Following the mobilisation of our Principal Contractor, Balfour Beatty, for the commencement of Lot 1 works on the East Coast 275kV overhead line project and with works now starting on Lot 2 of the project, we wanted to provide an update on how activities on site were progressing. Our Lot 1 works, which comprise of the overhead line works associated with connecting the new Alyth substation that is currently in construction, are progressing well and remain on programme. To date, Balfour Beatty have completed the erection of the two temporary towers required to create a temporary bypass. Both towers are located adjacent to the existing overhead line. This bypass is required to enable the new permanent towers to be constructed. Two of the three new towers that will be constructed as part of this project will be erected on the existing overhead line alignment. Works have also now commenced on the first of these three new towers, with half of the foundations completed and we anticipate foundation works for the second new tower to begin imminently. Lot 2 works are also now underway with several towers at various locations having earth resistance tests on tower footings carried out. These works consist of connecting an electrode to the tower leg and another 30m out from the tower to a grounded spike to test and ensure good earth grounding through the tower foundation. This is to ensure that no induced current can build up on the tower steelwork. Upcoming works for Lot 2 include tightening up of the bottom conductors on a number of towers to achieve electrical clearance between the ground and the conductor as well as midspan joint testing and tension tower resistivity and re-compression works. These works entail testing the electrical resistance through existing compression joints on the overhead line wires (Conductors) to make sure there are no hot spots in the joints caused by tiny gaps.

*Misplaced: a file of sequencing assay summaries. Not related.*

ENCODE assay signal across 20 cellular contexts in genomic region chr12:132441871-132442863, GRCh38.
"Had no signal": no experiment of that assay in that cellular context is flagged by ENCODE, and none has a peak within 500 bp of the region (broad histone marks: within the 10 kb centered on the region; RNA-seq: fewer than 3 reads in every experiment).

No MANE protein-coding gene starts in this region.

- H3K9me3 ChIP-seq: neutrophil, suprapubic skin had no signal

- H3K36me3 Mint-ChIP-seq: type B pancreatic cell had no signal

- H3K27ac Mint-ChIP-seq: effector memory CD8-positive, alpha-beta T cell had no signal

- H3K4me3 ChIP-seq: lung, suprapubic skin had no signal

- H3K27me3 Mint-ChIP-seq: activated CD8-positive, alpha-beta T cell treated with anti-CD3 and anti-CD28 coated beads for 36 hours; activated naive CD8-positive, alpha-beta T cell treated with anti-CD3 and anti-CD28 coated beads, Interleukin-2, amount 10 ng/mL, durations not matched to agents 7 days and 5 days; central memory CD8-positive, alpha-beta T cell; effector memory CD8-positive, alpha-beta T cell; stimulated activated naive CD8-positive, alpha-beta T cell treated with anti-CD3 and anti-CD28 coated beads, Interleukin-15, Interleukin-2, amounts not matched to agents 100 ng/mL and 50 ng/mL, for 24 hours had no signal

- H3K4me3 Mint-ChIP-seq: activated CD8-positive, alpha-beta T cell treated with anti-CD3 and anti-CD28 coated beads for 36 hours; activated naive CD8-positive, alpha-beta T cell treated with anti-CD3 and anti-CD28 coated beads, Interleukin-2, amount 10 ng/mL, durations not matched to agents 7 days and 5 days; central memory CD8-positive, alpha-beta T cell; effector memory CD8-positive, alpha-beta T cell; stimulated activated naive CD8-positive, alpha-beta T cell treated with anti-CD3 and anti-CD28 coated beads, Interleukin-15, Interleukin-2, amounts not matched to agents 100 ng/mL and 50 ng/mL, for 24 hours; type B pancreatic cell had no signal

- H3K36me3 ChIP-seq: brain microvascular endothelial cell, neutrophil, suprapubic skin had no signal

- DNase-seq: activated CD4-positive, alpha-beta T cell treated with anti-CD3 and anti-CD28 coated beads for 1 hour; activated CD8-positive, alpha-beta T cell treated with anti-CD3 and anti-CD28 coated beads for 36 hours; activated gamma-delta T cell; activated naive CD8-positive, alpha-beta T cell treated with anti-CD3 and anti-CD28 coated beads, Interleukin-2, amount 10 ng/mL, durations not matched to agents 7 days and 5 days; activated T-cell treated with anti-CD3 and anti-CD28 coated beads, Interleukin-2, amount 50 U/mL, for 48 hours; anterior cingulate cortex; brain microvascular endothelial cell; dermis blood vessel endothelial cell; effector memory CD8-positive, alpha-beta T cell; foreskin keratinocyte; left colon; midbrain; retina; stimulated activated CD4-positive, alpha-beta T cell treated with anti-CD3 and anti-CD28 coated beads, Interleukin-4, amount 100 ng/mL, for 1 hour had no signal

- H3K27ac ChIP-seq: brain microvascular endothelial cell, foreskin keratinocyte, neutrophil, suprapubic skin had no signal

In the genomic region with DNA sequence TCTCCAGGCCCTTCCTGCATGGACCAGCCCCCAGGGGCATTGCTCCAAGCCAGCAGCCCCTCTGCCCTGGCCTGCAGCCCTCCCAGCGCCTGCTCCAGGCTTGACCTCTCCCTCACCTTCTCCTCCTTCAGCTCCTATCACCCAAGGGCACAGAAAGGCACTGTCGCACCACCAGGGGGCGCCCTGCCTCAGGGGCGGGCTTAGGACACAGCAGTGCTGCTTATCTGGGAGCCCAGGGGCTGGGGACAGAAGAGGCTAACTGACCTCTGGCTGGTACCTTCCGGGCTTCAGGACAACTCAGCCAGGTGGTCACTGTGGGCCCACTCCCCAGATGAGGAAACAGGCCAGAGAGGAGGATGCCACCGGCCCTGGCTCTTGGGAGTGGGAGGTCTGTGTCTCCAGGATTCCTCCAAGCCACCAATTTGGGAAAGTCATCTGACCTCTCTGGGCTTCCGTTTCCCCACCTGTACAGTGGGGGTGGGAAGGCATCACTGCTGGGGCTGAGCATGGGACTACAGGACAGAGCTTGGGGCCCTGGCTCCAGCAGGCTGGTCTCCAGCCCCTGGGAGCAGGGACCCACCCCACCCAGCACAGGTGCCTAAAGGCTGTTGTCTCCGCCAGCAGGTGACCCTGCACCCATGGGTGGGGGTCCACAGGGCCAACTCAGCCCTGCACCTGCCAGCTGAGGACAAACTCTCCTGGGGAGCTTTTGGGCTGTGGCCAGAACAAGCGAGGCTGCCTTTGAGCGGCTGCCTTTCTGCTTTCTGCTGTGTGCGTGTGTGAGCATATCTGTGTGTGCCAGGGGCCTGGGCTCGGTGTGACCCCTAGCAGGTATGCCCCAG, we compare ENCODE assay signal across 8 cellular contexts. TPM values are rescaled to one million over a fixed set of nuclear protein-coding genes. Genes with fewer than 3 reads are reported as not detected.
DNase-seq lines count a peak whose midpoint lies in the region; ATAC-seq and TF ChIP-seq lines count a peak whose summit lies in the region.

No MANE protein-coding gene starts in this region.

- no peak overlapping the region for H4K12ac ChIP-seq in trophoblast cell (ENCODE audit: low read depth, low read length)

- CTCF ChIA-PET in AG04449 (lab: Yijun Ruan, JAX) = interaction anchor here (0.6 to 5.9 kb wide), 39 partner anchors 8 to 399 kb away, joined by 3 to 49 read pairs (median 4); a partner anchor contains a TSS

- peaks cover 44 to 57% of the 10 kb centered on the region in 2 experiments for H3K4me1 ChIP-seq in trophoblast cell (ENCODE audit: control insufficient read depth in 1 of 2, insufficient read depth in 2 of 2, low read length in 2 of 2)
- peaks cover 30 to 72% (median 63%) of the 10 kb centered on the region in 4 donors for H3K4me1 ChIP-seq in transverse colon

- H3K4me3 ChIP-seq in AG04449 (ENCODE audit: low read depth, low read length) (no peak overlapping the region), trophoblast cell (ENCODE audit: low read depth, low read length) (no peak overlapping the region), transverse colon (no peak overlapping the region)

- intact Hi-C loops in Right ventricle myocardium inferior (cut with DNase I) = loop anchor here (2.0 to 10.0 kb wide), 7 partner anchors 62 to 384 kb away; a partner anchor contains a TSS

Progress Gallery